The Reserve Bank of India (RBI) on Wednesday rejected the proposed merger between Lakshmi Vilas Bank and Indiabulls Housing Finance Ltd, scuppering the first ever attempt by a non-bank lender to merge with a bank in the country.
“This is to inform that RBI vide their letter dated October 09, 2019, informed that the application for voluntary amalgamation of Indiabulls Housing Finance Ltd and Indiabulls Commercial Credit Ltd with The Lakshmi Vilas Bank Ltd cannot be approved,” the bank said in a filing to stock exchanges.
Uncertainty around the banking regulator’s approval has been an overhang on the two stocks, with shares of Indiabulls Housing losing 73.45% and Lakshmi Vilas Bank losing 71% since the all-stock merger was announced in April.
Last month, RBI placed Lakshmi Vilas Bank under prompt corrective action (PCA) owing to the high level of bad loans, insufficient capital adequacy ratio, negative return on assets (RoA) for two consecutive years and high leverage.
For the year ended 31 March, the bank’s net non-performing assets stood at 7.49%, capital adequacy ratio at 7.72% and RoA at -2.32%.
Under PCA, banks are mandated to cut lending to companies and focus on reducing concentration of loans to certain sectors. They are also restricted from opening new branches and paying dividends. Additionally, the bank requires prior approvals for entering into any material transaction other than in the usual course of business.
Lakshmi Vilas Bank will now have to independently explore options for raising capital to help lift the restrictions placed on it.
At its annual general meeting on 27 September, the bank’s shareholders approved resolutions authorizing the bank to raise further capital up to ₹1,000 crore by selling shares and ₹500 crore by way of bonds.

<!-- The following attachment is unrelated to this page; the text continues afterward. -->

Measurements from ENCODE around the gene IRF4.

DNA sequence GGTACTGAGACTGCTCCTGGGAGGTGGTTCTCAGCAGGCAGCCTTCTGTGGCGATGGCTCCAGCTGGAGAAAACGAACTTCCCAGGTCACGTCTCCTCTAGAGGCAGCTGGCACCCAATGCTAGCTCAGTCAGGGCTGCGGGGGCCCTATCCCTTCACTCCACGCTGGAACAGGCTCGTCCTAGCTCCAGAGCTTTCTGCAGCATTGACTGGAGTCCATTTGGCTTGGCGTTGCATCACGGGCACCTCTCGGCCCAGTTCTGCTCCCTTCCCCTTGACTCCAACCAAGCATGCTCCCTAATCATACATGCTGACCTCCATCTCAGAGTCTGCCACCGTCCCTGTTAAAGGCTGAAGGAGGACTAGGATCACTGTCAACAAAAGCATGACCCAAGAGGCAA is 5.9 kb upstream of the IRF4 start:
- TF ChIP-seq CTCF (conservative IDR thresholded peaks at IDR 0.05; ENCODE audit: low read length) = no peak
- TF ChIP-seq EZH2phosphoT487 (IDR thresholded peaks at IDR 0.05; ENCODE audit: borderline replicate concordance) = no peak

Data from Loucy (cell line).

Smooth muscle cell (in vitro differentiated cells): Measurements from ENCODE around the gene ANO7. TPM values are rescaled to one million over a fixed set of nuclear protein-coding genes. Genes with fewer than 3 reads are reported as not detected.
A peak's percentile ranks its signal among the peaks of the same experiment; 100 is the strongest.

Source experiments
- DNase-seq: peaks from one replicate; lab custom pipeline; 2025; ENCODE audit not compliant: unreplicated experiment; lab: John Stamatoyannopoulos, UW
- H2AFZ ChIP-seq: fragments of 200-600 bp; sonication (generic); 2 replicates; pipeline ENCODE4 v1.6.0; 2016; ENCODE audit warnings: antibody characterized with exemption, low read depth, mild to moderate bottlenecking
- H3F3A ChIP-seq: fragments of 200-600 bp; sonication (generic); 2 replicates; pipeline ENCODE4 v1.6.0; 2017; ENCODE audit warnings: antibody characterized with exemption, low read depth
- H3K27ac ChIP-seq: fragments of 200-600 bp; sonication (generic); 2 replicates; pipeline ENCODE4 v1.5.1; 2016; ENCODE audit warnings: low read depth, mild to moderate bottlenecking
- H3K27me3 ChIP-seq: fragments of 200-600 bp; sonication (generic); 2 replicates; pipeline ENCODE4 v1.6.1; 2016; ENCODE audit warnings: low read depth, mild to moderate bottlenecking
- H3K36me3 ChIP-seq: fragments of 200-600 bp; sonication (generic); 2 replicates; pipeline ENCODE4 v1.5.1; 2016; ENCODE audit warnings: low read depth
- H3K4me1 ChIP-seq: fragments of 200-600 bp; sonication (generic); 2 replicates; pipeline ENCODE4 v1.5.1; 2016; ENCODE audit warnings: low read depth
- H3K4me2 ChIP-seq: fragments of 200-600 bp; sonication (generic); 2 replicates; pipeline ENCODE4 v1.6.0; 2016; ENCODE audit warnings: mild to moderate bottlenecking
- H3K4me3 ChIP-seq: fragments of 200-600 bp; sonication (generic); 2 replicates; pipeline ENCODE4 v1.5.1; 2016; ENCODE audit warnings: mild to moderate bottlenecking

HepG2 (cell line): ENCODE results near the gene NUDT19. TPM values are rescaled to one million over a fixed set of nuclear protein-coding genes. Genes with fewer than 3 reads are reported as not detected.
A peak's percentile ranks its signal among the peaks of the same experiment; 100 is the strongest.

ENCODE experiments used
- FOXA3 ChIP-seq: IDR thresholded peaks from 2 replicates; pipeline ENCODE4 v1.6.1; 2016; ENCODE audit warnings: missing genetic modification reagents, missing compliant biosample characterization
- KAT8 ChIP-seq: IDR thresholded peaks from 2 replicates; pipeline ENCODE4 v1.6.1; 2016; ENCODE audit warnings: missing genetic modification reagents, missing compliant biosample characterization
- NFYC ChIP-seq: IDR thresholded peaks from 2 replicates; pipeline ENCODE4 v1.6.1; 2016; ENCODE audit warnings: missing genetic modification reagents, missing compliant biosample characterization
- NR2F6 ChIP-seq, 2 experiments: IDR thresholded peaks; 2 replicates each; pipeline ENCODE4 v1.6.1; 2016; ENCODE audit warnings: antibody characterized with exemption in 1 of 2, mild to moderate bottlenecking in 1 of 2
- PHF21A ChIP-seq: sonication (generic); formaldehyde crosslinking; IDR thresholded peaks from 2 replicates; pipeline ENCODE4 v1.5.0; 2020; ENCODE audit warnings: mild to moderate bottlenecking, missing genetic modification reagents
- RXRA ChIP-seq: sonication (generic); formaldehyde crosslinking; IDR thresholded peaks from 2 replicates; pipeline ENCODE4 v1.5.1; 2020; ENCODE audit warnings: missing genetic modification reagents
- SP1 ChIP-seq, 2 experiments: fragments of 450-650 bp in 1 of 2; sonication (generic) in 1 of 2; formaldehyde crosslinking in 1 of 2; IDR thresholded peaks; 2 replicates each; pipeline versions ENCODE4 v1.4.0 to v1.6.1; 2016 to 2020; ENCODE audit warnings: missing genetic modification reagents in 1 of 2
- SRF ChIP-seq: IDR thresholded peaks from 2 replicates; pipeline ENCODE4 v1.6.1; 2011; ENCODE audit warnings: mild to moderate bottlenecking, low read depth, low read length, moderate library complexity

The rejection of the proposed merger comes despite several attempts by Indiabulls promoters to assuage RBI’s concerns over control of the merged entity and Indiabulls’ links to the real estate sector, a major cause of stress in the country’s banking and shadow banking sectors.
On Wednesday, Indiabulls Housing executive director Ajit Kumar Mittal said the company is relieved that the cloud of uncertainty is over.
“For us, it’s back to business as usual. We have surplus liquidity of ₹20,000 crore and we’d like to now deploy it in several ways like buyback of shares, etc. We have not applied our mind on applying for a small finance bank licence as it doesn’t fit in well with our business,”said Mittal.
Seeking approval for the merger, Indiabulls promoter Sameer Gehlaut had promised the regulator that he would relinquish all control and rights, have no say in the management, and bring the promoter group shareholding below 10% in the bank after the merger, The Economic Times reported on 9 August.
The group is also in the process of exiting its real estate business and has sold part of several of its assets to private equity firm Blackstone.
On 27 September, Mint reported that Indiabulls Real Estate Ltd has sold its remaining stake in some of its office assets in Gurugram and central Mumbai to Blackstone Group Lp for around ₹2,717 crore, paving the way for the New York-based investor to take full control of Indiabulls Real Estate’s commercial office portfolio.
The board of Indiabulls Housing Finance is set to meet on 14 October to consider a share buyback proposal. Other group entities too are expected to consider buybacks, with the boards of Indiabulls Real Estate and Indiabulls Ventures set to meet on 11 October to consider these proposals.
Indiabulls Housing is also fighting a public interest litigation (PIL) in the Delhi high court that is seeking an investigation by a special investigation team, alleging serious illegalities, violations and that funds were siphoned off by the promoters of the company.
The high court on 1 October issued notice to the Citizens Whistle Blowers Forum, which filed the PIL against Indiabulls, in a perjury plea against it by IndiaBulls. The matter will be next heard on 24 October.
The article was first reported on Livemint.com